2. Lighting- Two different types of light are needed. One source that provides heat and one that provides UV. Clamp lamps and strip lights are available for the UV lighting and clamp lamps are best for the heat portion. We recommend ceramic based clamp lamps as they can handle the heat better and last longer.
- An incandescent bulb placed over the basking area is necessary for the turtle to regulate its temperature. Turtles are cold blooded and need to be able to regulate using external heat sources to maintain their health. Each species requires a different temperature rating. This can be achieved by moving the light closer or further from the basking area or by adjusting the wattage of the bulb.
- UVA and UVB lighting is important for the turtle to be able to process vitamins and nutrients… specifically calcium. Without proper calcium production the turtle can develop Metabolic Bone Disease. This is something the turtle can never fully recover from and is easy to avoid. Specific UV bulbs are made for reptiles. A plant grow light is not good enough. You need a bulb specifically for reptiles. Alternately, 15-30 minutes of sunshine daily can be used instead of the UV bulbs, but this can lead to overheating and predators taking your turtle. Note that UV bulbs should be replaced every 6 months or so.
3. Land area– ALL turtles need a land area. Some aquatic species only need a small area to fully exit the water, dry off and bask in the light/heat of the incandescent bulb. Other turtles may like to walk around on land and explore, or lay eggs. Tortoises require a large land area as they spend their lives almost entirely on land.
4. Water area– ALL turtles need water. Aquatic turtles need a lot of water to swim and maintain health and happiness. Turtles will quickly outgrow small enclosures and a 55 gallon aquarium should be the minimum size for ONE adult turtle with VERY few exceptions. Some species may need MUCH larger tanks. Tortoises need small shallow water areas where they can wade in the water, drink and where they will usually go to the bathroom.
5. Filtration– Clean water is essential for a healthy turtle. Even tortoises need constant access to fresh water. We recommend small submersible filters in the water for tortoises, or a shallow bowl that is changed daily. For Aquatics, it’s recommended to have at least 2 times the filtration as gallons of water. So for a 40 gallon water area, you should have a filter sized for 80 gallons. It’s nearly impossible to have too much filtration. We highly recommend using external canister filters. Fluval, Rena and Eheim all make good external filters. Each has their plusses and minuses, but all will work great for turtles. With no filter, water should be changed every day or two. With a small submersible, water can probably be changed weekly. With a canister filter you can often go at least a month without changing the water. In our larger setups, we only need to clean the filters every couple months and rarely ever change the water because the system is well balanced.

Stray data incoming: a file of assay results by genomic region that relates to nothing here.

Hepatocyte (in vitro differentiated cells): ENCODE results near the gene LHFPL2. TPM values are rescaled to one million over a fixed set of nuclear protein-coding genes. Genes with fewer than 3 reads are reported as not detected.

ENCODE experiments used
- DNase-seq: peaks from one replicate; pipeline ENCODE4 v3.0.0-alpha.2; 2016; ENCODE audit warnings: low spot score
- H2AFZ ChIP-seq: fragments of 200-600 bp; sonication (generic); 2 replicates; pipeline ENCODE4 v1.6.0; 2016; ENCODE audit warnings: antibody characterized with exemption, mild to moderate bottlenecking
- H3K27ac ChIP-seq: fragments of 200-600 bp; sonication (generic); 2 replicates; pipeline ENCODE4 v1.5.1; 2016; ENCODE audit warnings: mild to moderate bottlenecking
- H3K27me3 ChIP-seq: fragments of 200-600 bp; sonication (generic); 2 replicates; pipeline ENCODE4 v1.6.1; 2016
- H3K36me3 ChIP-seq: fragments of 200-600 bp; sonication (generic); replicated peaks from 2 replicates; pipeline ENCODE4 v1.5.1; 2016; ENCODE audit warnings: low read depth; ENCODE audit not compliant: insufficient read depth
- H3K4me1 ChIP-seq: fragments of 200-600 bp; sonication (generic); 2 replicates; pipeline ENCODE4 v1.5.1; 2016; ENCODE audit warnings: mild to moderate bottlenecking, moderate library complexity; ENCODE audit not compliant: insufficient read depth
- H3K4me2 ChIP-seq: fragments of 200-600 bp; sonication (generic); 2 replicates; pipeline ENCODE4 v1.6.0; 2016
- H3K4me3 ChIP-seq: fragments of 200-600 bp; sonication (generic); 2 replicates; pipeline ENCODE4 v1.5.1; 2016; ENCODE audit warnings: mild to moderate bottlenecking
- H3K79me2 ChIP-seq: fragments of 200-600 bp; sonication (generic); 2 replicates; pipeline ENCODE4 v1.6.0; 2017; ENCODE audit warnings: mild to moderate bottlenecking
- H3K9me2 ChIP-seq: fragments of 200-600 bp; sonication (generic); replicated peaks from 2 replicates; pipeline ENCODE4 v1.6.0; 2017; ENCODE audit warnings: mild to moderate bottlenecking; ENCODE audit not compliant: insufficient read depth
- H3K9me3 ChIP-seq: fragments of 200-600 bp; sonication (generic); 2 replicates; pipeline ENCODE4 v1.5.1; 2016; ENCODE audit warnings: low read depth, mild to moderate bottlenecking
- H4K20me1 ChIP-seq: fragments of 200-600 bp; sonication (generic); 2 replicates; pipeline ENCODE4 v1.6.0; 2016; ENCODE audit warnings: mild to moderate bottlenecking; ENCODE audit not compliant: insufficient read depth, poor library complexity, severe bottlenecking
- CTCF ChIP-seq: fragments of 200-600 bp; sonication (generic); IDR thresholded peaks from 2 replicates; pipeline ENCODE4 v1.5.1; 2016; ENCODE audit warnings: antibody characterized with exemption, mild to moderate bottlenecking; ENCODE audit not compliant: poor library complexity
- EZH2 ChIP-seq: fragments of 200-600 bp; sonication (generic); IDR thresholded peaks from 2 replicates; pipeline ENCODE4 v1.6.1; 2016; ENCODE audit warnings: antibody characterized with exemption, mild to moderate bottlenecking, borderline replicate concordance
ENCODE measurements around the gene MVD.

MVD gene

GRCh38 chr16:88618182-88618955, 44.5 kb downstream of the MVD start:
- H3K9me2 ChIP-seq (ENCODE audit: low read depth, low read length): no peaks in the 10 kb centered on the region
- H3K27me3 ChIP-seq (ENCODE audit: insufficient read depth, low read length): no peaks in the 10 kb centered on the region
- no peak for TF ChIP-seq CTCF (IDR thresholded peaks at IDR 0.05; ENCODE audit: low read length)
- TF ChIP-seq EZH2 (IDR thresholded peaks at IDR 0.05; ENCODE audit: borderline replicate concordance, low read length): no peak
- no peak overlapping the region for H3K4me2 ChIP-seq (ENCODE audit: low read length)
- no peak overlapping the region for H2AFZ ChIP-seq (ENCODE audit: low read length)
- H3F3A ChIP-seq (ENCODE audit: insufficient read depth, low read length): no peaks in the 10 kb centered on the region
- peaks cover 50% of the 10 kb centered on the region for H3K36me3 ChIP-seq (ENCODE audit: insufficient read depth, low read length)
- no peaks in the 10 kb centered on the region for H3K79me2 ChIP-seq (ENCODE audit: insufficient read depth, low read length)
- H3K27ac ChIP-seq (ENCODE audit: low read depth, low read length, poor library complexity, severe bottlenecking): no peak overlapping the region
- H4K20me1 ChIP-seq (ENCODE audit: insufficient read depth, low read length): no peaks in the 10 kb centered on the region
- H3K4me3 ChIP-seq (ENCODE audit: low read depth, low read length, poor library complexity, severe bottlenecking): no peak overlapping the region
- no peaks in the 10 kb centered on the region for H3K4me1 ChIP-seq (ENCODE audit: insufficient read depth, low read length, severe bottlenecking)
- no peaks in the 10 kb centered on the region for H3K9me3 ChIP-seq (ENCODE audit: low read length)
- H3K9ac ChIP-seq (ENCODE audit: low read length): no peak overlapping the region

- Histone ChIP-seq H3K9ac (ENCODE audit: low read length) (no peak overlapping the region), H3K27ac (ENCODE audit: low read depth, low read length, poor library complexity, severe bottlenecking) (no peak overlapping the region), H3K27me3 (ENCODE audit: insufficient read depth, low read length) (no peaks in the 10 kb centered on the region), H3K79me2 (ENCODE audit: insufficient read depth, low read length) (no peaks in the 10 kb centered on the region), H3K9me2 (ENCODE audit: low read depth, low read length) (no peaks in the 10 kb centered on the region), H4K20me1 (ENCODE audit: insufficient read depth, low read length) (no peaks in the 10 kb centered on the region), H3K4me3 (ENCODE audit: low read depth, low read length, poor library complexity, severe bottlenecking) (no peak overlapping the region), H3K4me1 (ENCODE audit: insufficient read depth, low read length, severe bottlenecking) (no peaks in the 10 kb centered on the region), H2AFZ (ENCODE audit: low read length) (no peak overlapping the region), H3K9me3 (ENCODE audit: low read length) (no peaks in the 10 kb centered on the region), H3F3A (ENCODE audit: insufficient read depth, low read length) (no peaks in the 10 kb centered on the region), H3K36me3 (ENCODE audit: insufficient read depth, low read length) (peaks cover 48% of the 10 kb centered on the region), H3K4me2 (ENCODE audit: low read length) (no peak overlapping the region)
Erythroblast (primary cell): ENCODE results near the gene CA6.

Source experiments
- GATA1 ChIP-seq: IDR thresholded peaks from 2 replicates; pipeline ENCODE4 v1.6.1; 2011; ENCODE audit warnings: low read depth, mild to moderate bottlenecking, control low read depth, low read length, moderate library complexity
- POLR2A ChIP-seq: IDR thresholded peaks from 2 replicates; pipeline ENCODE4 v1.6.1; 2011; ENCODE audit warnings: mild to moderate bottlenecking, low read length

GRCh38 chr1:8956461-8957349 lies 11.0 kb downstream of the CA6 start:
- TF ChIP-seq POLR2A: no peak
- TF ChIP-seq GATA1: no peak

6. Food– All turtles require a varied diet. Most turtles do well on aquatic turtle pellets as the basis of their diet. These can be found in most pet stores. While most (or all) of the commercial pellets are good, we personally recommend Mazuri pellets. We find they are less mess and make it easier to maintain clean water than with other brands of pellets. Tortoises usually need diets that are mostly plant based. Mazuri makes a commercial pellet that’s a good staple for their diet, though most tortoises also need additional greens. Mazuri food is hard to find, but you can always get them through us at Turtle Towns. Ask us which food your species of turtle will need.
- Your turtle does not need to eat every day unless it’s a hatchling. Their instinct tells them to eat whenever they see food. So they will often eat multiple times a day if they are offered food that often. We recommend feeding hatchlings once a day. Once they are a couple/few months old and have grown a little we recommend switching to every other day and then every 3rd day once they are about 2” long. We feed our juveniles and adults 2-3 times per week on average. A good rule of thumb is to feed as much food as would fill up their head, if it were hollow. Others say feed as much as the turtle will eat in 5-10 minutes. As long as you feed 2-3 times per week for adults, they’ll be fine with either method. Slow steady growth is better than quick growth. We recommend feeding in a separate container once they are settled, or scooping out excess food after 5 minutes or so. This will help keep the water cleaner. For tortoises- most are grazers and do need to be fed daily. High quality greens and high fiber intake are important as are calcium and vitamins. The Mazuri diet is a complete diet, though we still recommend balancing pellets with as much greens as possible. Calcium supplements and vitamins are always available through Turtle Towns and should be used at least once or twice a week.